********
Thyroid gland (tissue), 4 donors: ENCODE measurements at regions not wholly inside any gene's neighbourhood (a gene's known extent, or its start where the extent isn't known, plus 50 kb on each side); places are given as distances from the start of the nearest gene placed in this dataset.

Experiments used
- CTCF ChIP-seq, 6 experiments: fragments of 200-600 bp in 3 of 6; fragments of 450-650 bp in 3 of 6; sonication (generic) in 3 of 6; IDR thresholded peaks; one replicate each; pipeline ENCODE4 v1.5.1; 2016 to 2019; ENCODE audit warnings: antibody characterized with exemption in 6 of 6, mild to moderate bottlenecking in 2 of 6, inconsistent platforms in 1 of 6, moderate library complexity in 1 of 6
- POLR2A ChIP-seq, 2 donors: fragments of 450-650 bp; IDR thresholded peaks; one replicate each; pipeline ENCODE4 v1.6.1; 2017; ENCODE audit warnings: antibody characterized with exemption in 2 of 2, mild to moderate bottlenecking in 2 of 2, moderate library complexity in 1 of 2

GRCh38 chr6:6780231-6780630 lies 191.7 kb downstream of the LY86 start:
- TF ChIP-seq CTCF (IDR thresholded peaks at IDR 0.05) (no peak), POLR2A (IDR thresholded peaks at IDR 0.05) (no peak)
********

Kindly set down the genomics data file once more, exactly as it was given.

Thyroid gland (tissue), 4 donors: ENCODE measurements at regions not wholly inside any gene's neighbourhood (a gene's known extent, or its start where the extent isn't known, plus 50 kb on each side); places are given as distances from the start of the nearest gene placed in this dataset.

Experiments used
- CTCF ChIP-seq, 6 experiments: fragments of 200-600 bp in 3 of 6; fragments of 450-650 bp in 3 of 6; sonication (generic) in 3 of 6; IDR thresholded peaks; one replicate each; pipeline ENCODE4 v1.5.1; 2016 to 2019; ENCODE audit warnings: antibody characterized with exemption in 6 of 6, mild to moderate bottlenecking in 2 of 6, inconsistent platforms in 1 of 6, moderate library complexity in 1 of 6
- POLR2A ChIP-seq, 2 donors: fragments of 450-650 bp; IDR thresholded peaks; one replicate each; pipeline ENCODE4 v1.6.1; 2017; ENCODE audit warnings: antibody characterized with exemption in 2 of 2, mild to moderate bottlenecking in 2 of 2, moderate library complexity in 1 of 2

GRCh38 chr6:6780231-6780630 lies 191.7 kb downstream of the LY86 start:
- TF ChIP-seq CTCF (IDR thresholded peaks at IDR 0.05) (no peak), POLR2A (IDR thresholded peaks at IDR 0.05) (no peak)